The WHO has recommended that national governments adopt a ‘whole-of-government’ approach to address the social determinants of health, aimed at securing critical ‘upstream’ change (i.e. change within governments, which will result in widespread health benefits).

 

Cash for refugees shames both Australia and Cambodia
Andrew Hamilton, Eureka Street

Cambodia's agreement with Australia to receive refugees from Nauru is moving to implementation, with Cambodian officials soon to visit Nauru. It has also been widely criticised, and refugees on Nauru have protested against it.

The urgency with which the Australian Government has pursued the agreement is politically motivated. Many asylum seekers on Nauru have been found to be refugees. Nauru is in no position to accept them into the community, and is unwilling to hold indefinitely those found to be refugees. The PNG Government is likely to adopt the same stance. The difficulty for the Australian Government lies in its declaration that none will be resettled in Australia. Cambodia is the circuit breaker that will allow Australia to save face.

 

Investors Scored A 7.5% Return On Bonds To Create Better Parents, Now The NSW Government Wants To Expand The Plan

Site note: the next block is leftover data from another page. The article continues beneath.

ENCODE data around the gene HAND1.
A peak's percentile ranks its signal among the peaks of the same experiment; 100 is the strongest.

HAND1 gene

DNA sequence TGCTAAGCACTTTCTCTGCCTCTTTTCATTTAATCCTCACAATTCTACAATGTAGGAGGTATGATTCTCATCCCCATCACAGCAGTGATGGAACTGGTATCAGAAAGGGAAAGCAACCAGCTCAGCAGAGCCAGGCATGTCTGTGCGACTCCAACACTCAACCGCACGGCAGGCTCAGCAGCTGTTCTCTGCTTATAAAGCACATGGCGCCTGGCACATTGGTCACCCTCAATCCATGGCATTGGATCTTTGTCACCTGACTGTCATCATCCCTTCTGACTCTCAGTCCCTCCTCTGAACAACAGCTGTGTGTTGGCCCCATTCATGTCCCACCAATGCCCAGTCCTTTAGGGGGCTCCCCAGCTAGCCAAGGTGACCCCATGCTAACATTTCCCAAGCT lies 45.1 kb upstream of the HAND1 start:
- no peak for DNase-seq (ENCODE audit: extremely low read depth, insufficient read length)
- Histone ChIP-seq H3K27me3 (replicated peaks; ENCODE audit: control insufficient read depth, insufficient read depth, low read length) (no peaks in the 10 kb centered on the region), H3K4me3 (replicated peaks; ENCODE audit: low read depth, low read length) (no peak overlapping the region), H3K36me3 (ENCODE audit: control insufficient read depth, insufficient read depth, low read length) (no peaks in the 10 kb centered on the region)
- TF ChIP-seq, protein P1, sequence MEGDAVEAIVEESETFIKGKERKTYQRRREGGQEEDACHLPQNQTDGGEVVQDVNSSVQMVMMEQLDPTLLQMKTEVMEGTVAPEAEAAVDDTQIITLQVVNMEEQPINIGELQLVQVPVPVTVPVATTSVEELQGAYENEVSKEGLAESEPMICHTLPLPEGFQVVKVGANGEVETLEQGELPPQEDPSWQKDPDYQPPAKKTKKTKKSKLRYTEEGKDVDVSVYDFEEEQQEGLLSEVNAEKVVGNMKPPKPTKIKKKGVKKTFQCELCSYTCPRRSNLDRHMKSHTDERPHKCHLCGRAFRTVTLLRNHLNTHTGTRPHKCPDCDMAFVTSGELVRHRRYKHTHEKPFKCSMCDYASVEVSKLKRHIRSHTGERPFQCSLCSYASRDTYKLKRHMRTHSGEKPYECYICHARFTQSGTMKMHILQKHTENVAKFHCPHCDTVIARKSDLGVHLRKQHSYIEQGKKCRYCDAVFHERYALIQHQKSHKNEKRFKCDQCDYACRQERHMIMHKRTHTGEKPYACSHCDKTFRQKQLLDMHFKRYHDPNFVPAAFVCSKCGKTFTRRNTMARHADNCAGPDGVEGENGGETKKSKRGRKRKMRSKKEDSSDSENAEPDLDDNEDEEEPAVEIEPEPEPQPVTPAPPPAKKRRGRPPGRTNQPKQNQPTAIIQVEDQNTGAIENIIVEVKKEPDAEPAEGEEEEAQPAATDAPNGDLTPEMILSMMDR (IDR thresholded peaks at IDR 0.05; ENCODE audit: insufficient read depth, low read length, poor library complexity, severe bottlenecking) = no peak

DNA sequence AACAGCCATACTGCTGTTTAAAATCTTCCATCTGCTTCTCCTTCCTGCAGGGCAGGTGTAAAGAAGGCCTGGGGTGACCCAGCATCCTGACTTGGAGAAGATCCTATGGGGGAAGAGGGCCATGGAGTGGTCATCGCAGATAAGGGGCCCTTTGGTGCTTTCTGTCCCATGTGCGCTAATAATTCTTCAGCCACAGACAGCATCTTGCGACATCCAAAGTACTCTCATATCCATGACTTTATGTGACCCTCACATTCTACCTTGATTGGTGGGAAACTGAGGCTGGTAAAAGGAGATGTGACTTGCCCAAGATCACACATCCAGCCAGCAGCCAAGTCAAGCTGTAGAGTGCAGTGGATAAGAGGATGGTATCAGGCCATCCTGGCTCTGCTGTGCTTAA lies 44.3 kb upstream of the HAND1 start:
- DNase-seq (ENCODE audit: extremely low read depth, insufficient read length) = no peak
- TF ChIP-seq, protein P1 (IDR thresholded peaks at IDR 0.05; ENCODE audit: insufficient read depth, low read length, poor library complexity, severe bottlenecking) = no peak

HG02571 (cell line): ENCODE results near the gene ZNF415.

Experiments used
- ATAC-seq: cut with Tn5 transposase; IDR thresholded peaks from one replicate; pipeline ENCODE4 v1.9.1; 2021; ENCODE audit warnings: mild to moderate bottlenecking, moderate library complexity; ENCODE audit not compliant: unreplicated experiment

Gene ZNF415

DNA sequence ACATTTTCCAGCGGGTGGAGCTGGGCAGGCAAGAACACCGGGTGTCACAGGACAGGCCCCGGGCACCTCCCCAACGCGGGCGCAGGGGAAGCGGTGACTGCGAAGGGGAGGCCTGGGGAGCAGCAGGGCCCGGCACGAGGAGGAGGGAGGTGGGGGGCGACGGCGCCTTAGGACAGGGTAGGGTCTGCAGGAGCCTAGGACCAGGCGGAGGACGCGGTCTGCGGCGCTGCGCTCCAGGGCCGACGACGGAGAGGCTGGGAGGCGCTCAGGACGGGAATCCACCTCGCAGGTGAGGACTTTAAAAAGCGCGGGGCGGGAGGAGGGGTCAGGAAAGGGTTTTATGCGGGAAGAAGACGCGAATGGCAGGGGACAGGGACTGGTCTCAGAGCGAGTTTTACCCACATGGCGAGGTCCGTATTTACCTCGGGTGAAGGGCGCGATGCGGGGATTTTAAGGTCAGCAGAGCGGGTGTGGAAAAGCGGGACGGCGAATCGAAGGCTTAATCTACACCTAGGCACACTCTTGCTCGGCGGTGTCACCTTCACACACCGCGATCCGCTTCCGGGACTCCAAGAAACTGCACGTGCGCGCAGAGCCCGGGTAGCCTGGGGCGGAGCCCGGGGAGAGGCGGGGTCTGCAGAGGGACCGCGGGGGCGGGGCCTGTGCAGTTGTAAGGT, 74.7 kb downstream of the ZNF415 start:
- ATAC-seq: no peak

Alex Beber, Business Insider

The NSW Government is planning to issue more social benefit bonds soon, following a successful trial last year.

The Newpin bond, created to improve parenting skills, delivered a 7.5% return to investors in its first year, according to Community Services Minister Gabrielle Upton.

With $7 million in working capital tipped in by investors, the returns from the bond allowed UnitingCare Burnside to run intensive parenting courses to restore 28 children to the families from out-of-home care.

 

J.P. Morgan to Help Drive Social Enterprise in NSW
Pro Bono News

Global financial services firm J.P. Morgan and national social enterprise development organisation Social Traders have announced a new partnership to accelerate the social enterprise sector in NSW, supporting social enterprise ideas that address youth unemployment.